While lifting heavy objects be sure to implement correct posture and be mindful of your core. You should avoid doing any exercises or activities that may negatively strain your core. This can involve the way in which you stand or sit, your bowel movements, and/or any exercises that would normally be okay. Especially when getting out of bed. Try to roll onto your side when rising from a laying down position in order to take the strain off of your linea alba.
Many exercises to avoid during your pregnancy include exercises such as:loaded spinal flexion (crunches), sit-ups, and push-ups. A lot of exercises that are high intensity are likely best avoided as well.
There are several daily motions and exercises that someone with diastasis recti should avoid. If you have diastasis recti or abdominal separation, you want to avoid adding any additional pressure to your midline. A few exercises of motions to avoid if you have diastasis rect
There are many sites and programs that offer many helpful tips and tricks for you as you walk through your pregnancy. On our homepage we offer many varying programs, like One Strong Mama, and exercises tips for you to consider during your pregnancy and postpartum. Below is a taste of what those programs have to offer.
One of the best things you can do during pregnancy is prehab. I have many long term clients who were able to prevent their diastasis recti from returning with subsequent pregnancies by working their core in a smart, functional way the entirety of their pregnancy. Many report that their core felt stronger than ever with the prehab work that they did. Pregnancy is not an illness, there is no need to halt all exercise. We do, however, want to make good exercise choices. It is very important to exercise your core during pregnancy but not to increase intra ab pressure as you do so.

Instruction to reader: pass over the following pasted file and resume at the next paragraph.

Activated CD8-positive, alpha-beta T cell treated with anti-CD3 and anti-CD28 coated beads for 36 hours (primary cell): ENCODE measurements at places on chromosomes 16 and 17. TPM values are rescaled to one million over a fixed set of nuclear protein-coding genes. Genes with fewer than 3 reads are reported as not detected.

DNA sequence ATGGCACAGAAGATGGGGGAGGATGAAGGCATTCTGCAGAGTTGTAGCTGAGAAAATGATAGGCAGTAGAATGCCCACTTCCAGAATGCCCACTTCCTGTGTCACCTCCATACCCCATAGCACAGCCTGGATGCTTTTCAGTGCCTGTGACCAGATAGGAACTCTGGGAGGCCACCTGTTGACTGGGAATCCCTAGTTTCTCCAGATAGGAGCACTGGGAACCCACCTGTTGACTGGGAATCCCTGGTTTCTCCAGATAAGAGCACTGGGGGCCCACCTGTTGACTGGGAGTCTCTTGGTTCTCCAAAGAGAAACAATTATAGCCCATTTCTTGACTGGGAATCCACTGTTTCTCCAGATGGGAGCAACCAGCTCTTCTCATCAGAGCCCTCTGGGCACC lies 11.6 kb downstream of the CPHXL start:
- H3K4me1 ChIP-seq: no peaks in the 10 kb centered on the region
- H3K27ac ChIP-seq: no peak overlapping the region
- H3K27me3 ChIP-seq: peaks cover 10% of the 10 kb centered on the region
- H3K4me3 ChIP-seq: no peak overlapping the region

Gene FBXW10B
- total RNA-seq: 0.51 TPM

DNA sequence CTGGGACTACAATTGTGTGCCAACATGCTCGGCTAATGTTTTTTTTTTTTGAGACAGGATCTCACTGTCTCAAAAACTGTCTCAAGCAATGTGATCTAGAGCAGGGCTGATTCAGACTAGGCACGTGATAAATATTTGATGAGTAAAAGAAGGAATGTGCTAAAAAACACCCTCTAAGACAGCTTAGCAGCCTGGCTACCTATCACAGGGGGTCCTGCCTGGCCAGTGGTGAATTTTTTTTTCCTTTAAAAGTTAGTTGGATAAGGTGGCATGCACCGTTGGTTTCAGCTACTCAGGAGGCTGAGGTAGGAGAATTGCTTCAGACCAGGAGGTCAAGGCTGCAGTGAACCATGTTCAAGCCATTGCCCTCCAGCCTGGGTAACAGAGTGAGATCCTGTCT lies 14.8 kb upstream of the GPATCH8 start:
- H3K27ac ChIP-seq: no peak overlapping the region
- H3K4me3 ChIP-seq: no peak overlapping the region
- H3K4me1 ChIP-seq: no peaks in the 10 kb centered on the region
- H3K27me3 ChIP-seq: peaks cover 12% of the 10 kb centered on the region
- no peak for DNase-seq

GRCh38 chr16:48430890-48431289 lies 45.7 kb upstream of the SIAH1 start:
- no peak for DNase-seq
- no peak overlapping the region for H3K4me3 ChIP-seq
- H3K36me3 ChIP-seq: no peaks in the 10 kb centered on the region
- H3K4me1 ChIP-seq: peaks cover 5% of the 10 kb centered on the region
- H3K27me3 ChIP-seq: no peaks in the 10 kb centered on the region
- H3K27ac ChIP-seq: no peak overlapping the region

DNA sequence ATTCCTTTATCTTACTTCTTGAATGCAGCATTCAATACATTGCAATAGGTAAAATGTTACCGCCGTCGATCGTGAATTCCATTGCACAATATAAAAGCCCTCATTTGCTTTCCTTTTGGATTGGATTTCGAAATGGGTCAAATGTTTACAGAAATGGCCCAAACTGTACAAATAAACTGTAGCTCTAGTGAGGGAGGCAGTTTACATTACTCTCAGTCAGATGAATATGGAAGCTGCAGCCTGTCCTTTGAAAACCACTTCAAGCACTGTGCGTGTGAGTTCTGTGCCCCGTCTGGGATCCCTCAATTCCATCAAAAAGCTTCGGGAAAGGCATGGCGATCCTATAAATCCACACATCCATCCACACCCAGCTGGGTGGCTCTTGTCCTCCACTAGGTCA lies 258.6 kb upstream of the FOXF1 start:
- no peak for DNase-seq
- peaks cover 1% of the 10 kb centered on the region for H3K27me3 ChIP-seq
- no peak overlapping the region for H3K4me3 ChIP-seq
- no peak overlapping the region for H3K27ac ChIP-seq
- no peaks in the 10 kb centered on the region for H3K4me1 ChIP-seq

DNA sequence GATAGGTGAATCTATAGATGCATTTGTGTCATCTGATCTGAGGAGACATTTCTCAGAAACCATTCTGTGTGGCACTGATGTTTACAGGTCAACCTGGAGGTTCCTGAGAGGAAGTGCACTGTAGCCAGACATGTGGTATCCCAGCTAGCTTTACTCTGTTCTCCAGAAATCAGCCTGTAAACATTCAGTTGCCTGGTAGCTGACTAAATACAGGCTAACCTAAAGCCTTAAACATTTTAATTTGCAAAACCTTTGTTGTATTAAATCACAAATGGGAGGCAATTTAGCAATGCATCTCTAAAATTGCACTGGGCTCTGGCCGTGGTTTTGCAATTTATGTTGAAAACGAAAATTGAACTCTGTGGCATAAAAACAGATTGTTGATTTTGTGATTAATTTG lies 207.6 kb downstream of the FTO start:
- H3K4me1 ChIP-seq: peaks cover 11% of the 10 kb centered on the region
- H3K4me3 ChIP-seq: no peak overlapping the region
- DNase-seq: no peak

Our online prehab program, One Strong Mama, is designed to prepare your body for the unique demands of pregnancy, birth, and recovery. Everything you need to prepare your body can be found in this program which combines functional exercise, strength training, posture and alignment instruction, and even key educational tools so that you are given a chance to enjoy your pregnancy without stressing over it.
Diastasis recti is often more apparent postpartum. I usually recommend waiting at least 6 to 12 weeks before checking for a diastasis recti. Here are a few tips that can help prevent and/or heal a diastasis recti.
If I could have a dollar for every mom who wished she had rested more in order to spare herself injury. Rest is so important for healing your body postpartum and ensuring that you do not damage your core and your pelvic floor. We recommend getting back into exercise at least 6 weeks postpartum, but even then, easing into it is key. The “I want to get my body back” sentiment can be very harmful to a recovering body.
Once you are cleared for exercise by your medical professional, you want to focus on core building exercises which properly strengthen your core without aiding in diastasis recti development. My program Restore Your Core is designed for any woman with core issues such as: postpartum issues, diastasis recti, incontinence, and constant back pain.
Restore Your Core is designed so that you can use helpful and intelligent core building strategies not only during exercise, but in everyday motion. I help you approach healing and restoring your body in a personal way. I challenge you to train your whole body to move correctly in order to get you stronger and heal properly.
If you have diastasis recti, avoid flat belly programs and focus on function over form. The purpose of these exercises is to strengthen and rebuild your core. Find comfortable movements that prevent your stomach from pushing out and practice proper breathing techniques. The goal is for healing and function–not aesthetics.